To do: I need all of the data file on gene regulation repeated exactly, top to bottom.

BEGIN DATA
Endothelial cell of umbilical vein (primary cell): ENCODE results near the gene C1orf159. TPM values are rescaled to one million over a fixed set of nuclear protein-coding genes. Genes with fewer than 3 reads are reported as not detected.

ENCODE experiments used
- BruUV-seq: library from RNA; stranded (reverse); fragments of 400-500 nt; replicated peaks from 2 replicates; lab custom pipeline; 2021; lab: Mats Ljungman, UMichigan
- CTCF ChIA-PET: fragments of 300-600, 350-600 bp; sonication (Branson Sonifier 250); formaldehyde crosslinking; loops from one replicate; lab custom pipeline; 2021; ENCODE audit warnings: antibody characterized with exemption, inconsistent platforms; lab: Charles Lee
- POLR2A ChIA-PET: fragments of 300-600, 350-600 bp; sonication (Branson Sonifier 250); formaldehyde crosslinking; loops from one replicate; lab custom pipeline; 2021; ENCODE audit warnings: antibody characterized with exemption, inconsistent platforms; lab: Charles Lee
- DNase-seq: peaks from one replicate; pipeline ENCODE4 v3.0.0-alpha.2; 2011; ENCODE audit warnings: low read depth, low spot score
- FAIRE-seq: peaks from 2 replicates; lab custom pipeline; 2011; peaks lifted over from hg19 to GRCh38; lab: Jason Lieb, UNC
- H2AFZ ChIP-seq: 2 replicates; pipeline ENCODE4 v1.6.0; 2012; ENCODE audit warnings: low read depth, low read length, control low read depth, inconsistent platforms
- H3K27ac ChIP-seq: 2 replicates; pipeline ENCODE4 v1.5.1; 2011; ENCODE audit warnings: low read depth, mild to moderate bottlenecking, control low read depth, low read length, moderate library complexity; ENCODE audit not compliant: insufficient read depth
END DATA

Endothelial cell of umbilical vein (primary cell): ENCODE results near the gene C1orf159. TPM values are rescaled to one million over a fixed set of nuclear protein-coding genes. Genes with fewer than 3 reads are reported as not detected.

ENCODE experiments used
- BruUV-seq: library from RNA; stranded (reverse); fragments of 400-500 nt; replicated peaks from 2 replicates; lab custom pipeline; 2021; lab: Mats Ljungman, UMichigan
- CTCF ChIA-PET: fragments of 300-600, 350-600 bp; sonication (Branson Sonifier 250); formaldehyde crosslinking; loops from one replicate; lab custom pipeline; 2021; ENCODE audit warnings: antibody characterized with exemption, inconsistent platforms; lab: Charles Lee
- POLR2A ChIA-PET: fragments of 300-600, 350-600 bp; sonication (Branson Sonifier 250); formaldehyde crosslinking; loops from one replicate; lab custom pipeline; 2021; ENCODE audit warnings: antibody characterized with exemption, inconsistent platforms; lab: Charles Lee
- DNase-seq: peaks from one replicate; pipeline ENCODE4 v3.0.0-alpha.2; 2011; ENCODE audit warnings: low read depth, low spot score
- FAIRE-seq: peaks from 2 replicates; lab custom pipeline; 2011; peaks lifted over from hg19 to GRCh38; lab: Jason Lieb, UNC
- H2AFZ ChIP-seq: 2 replicates; pipeline ENCODE4 v1.6.0; 2012; ENCODE audit warnings: low read depth, low read length, control low read depth, inconsistent platforms
- H3K27ac ChIP-seq: 2 replicates; pipeline ENCODE4 v1.5.1; 2011; ENCODE audit warnings: low read depth, mild to moderate bottlenecking, control low read depth, low read length, moderate library complexity; ENCODE audit not compliant: insufficient read depth